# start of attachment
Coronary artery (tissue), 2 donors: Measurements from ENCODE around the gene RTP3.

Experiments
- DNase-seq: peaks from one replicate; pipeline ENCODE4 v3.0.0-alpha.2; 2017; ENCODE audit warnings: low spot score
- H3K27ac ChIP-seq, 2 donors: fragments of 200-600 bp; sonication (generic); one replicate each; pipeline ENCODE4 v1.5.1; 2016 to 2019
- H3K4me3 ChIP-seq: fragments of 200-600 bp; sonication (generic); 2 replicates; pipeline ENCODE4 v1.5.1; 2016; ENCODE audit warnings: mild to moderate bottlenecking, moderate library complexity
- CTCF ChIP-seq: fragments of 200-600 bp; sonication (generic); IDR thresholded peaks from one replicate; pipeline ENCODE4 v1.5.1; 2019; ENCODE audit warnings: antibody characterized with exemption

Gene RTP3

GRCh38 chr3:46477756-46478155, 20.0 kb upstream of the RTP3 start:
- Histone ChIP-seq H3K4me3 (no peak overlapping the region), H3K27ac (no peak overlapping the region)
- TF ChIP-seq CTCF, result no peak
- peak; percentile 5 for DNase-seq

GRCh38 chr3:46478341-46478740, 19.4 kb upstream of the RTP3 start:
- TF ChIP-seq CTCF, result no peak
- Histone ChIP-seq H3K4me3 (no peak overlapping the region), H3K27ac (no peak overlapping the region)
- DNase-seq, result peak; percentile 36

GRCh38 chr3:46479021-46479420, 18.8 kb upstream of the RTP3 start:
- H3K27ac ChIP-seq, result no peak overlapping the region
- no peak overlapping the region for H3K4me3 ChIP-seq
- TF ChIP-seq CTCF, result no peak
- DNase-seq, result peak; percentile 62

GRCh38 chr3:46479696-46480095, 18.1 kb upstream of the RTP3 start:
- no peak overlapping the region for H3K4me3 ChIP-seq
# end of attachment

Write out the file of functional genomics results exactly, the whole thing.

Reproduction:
Coronary artery (tissue), 2 donors: Measurements from ENCODE around the gene RTP3.

Experiments
- DNase-seq: peaks from one replicate; pipeline ENCODE4 v3.0.0-alpha.2; 2017; ENCODE audit warnings: low spot score
- H3K27ac ChIP-seq, 2 donors: fragments of 200-600 bp; sonication (generic); one replicate each; pipeline ENCODE4 v1.5.1; 2016 to 2019
- H3K4me3 ChIP-seq: fragments of 200-600 bp; sonication (generic); 2 replicates; pipeline ENCODE4 v1.5.1; 2016; ENCODE audit warnings: mild to moderate bottlenecking, moderate library complexity
- CTCF ChIP-seq: fragments of 200-600 bp; sonication (generic); IDR thresholded peaks from one replicate; pipeline ENCODE4 v1.5.1; 2019; ENCODE audit warnings: antibody characterized with exemption

Gene RTP3

GRCh38 chr3:46477756-46478155, 20.0 kb upstream of the RTP3 start:
- Histone ChIP-seq H3K4me3 (no peak overlapping the region), H3K27ac (no peak overlapping the region)
- TF ChIP-seq CTCF, result no peak
- peak; percentile 5 for DNase-seq

GRCh38 chr3:46478341-46478740, 19.4 kb upstream of the RTP3 start:
- TF ChIP-seq CTCF, result no peak
- Histone ChIP-seq H3K4me3 (no peak overlapping the region), H3K27ac (no peak overlapping the region)
- DNase-seq, result peak; percentile 36

GRCh38 chr3:46479021-46479420, 18.8 kb upstream of the RTP3 start:
- H3K27ac ChIP-seq, result no peak overlapping the region
- no peak overlapping the region for H3K4me3 ChIP-seq
- TF ChIP-seq CTCF, result no peak
- DNase-seq, result peak; percentile 62

GRCh38 chr3:46479696-46480095, 18.1 kb upstream of the RTP3 start:
- no peak overlapping the region for H3K4me3 ChIP-seq